So now to your first question. Should some or all of an XML form-letter field be sub-elements or text content? My opinion is that labels for form fields should be marked up as element content rather than as an attribute value, as demonstrated by theHTML LABEL element we have just discussed.

This would suggest that you should try something like:

<label for="addr_strt">Street Addr"</label><text size="50" name="addr_strt" />

or maybe even:

<text size="50" name="addr_strt"><label for="addr_strt">Street Addr"</label></text>

although I must say I prefer the former approach. Note: It's a good idea to use ID and IDREF attributes to associate elements if you can.

Now for the justification. My reasoning is that labels for form fields are 'displayable information'. This doesn't mean that _you_ necessarily display them (although I imagine you do), just that they are _intended_ for human consumption. Even if your application only displays them as pop-up 'tool-tips' or status bartext when the mouse pointer is over the field, the point of using XML is to separate content from presentation. So its reasonable to say that some other presentation of the form may well choose to 'display' the form label in some other way.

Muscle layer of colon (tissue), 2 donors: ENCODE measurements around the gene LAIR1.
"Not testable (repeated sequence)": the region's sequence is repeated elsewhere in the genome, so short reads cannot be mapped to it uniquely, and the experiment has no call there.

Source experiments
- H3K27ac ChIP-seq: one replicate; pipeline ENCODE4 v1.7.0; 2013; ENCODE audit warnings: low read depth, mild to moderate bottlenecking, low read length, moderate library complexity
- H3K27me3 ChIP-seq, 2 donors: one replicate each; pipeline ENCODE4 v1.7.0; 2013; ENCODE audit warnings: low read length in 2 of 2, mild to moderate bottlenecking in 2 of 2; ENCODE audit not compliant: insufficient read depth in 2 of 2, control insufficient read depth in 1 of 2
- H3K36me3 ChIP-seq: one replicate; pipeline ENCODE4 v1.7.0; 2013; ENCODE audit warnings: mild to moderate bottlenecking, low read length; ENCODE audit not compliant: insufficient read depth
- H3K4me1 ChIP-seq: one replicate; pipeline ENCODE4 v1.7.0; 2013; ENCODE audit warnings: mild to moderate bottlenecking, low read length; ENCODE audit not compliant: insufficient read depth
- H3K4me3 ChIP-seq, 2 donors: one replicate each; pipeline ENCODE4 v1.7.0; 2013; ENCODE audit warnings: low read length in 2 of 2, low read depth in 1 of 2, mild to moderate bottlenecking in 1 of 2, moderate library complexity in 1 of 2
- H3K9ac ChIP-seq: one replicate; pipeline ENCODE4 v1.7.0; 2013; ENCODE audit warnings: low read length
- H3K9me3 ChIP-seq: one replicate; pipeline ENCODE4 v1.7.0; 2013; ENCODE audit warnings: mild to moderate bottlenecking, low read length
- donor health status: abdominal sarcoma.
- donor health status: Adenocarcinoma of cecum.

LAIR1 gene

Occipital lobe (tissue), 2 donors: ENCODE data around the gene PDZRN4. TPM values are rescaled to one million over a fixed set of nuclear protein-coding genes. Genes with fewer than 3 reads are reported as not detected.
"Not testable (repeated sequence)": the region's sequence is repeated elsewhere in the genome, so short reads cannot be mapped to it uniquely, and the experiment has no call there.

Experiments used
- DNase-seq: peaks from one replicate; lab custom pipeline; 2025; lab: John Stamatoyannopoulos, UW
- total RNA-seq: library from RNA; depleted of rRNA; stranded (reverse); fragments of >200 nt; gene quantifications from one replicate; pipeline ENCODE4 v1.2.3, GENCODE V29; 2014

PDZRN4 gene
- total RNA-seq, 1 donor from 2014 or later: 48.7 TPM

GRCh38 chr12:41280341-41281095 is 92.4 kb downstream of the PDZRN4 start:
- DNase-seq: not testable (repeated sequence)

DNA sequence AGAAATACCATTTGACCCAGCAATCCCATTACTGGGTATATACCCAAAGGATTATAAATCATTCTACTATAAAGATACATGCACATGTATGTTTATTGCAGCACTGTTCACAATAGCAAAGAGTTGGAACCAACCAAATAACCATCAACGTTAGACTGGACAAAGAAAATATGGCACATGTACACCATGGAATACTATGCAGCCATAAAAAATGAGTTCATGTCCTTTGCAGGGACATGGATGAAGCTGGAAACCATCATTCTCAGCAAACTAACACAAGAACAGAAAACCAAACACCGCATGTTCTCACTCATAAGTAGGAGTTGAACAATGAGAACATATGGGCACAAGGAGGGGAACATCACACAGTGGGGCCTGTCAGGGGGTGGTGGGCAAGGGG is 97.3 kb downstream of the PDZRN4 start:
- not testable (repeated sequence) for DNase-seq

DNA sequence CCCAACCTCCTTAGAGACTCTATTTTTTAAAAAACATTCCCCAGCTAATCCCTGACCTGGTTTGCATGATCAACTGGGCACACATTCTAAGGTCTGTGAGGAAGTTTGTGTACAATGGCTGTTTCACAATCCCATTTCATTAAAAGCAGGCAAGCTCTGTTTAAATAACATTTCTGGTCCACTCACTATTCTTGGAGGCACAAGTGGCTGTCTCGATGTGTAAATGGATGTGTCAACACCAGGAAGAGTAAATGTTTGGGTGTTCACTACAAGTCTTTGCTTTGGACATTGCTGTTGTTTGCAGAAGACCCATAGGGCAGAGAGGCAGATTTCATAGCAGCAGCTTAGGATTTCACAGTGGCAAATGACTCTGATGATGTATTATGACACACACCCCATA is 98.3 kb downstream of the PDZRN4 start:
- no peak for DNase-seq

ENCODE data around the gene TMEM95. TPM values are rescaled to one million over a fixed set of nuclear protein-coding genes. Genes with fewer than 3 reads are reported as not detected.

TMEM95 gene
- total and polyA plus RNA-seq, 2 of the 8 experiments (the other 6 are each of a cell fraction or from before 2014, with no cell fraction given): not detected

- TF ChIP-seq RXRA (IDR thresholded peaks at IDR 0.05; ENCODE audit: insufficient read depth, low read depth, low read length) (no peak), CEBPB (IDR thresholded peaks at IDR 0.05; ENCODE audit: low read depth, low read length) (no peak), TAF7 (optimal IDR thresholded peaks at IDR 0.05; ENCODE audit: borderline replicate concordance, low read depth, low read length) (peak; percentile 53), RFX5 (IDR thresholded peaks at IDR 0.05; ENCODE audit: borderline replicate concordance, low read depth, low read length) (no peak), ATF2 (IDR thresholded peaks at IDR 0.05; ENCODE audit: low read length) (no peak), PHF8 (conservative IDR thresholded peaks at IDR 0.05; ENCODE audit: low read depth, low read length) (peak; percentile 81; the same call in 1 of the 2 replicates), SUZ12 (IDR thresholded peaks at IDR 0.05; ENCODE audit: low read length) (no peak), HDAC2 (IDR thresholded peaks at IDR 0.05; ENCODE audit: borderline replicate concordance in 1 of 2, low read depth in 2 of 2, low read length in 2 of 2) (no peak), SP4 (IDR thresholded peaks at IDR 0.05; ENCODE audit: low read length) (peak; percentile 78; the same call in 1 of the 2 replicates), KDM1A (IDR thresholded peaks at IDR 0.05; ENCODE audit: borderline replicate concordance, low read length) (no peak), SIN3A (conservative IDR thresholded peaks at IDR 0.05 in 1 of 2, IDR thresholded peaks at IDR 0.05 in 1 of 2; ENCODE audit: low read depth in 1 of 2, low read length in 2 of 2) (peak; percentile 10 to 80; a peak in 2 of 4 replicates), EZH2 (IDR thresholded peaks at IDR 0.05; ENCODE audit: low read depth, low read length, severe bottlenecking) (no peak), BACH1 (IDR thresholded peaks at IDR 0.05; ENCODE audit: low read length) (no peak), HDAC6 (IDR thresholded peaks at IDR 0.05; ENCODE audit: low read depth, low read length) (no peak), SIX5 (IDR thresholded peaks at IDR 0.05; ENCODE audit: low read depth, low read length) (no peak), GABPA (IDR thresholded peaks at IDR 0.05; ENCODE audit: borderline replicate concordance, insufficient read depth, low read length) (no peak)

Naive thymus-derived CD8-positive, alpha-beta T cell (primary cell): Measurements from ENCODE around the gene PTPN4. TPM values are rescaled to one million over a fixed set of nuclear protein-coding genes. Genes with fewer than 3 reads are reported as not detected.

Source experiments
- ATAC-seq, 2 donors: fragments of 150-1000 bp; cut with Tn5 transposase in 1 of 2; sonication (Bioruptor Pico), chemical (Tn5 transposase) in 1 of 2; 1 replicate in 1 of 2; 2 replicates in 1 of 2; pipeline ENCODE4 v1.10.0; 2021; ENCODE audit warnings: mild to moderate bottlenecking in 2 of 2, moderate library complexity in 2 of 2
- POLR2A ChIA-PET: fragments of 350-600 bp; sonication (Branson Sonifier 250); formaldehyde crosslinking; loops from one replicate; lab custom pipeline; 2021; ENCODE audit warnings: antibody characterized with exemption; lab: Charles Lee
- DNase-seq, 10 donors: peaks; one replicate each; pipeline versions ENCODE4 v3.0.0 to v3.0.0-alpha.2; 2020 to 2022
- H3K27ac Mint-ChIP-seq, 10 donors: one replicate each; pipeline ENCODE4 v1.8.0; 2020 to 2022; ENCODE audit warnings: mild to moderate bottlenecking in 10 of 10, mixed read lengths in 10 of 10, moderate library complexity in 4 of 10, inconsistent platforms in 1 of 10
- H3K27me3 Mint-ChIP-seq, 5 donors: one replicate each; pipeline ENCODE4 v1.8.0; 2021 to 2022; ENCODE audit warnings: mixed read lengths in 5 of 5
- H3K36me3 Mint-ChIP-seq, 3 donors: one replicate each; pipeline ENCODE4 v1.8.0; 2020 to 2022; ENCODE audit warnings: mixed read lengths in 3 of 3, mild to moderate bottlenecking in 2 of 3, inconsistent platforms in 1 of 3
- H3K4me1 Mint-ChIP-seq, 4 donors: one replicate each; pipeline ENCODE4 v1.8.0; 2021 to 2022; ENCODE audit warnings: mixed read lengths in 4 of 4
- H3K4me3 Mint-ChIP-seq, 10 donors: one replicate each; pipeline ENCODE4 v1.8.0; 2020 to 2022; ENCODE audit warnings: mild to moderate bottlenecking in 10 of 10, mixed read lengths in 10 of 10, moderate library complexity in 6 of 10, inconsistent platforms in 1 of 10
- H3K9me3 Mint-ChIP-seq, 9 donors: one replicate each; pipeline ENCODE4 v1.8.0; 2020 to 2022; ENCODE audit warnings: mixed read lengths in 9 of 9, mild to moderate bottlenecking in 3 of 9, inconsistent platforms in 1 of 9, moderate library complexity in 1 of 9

Some readers may say that attribute values can be ?displayed? just as well as element content, but this is only partly true. Read my next post to see why.

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Attributes and content: the difference

by Adrian Edwards In reply to Attrributes vs. Content

The crucial difference between element content and attribute values is that element content may itself contain sub-elements, whereas attribute values are simply flat text strings. To illustrate this, let?s take another look at the HTML LABEL element. Its declaration in the HTML 4 DTD is:

<!ELEMENT LABEL - - (%inline;)* -(LABEL)>

The %inline; parameter entity expands to allow TT, I, B, BIG, SMALL, EM, STRONG, DFN, CODE, SAMP, KBD, VAR, CITE, ABBR, ACRONYM, A, IMG, OBJECT, BR, SCRIPT, MAP, Q, SUB, SUP, SPAN and BDO, as well as embedded form fields and, of course, text content.

If you have trouble understanding why anyone would need any of these elements in a form label, imagine the difference that EM, STRONG, ABBR and ACRONYM can make to the readability of some labels when rendered by a text-to-speech engine. For an example that might hit a bit closer to home if you are a sighted user, allowing SPAN lets you use CSS to underline a single character in a form label to highlight akeyboard shortcut character that you have enabled with an ACCESSKEY attribute.

Now _your_ XML DTD may or may not allow inline markup within form labels, but the point is that if you mark them up as attribute values, you don?t even have the choice!

Some of the points I have raised here may seem a little esoteric for most small XML apps, but we are searching for a principle here, and my advice is: use element content for ?displayable information?.

Adrian Edwards
Principal Developer
Netimpact Online Publishing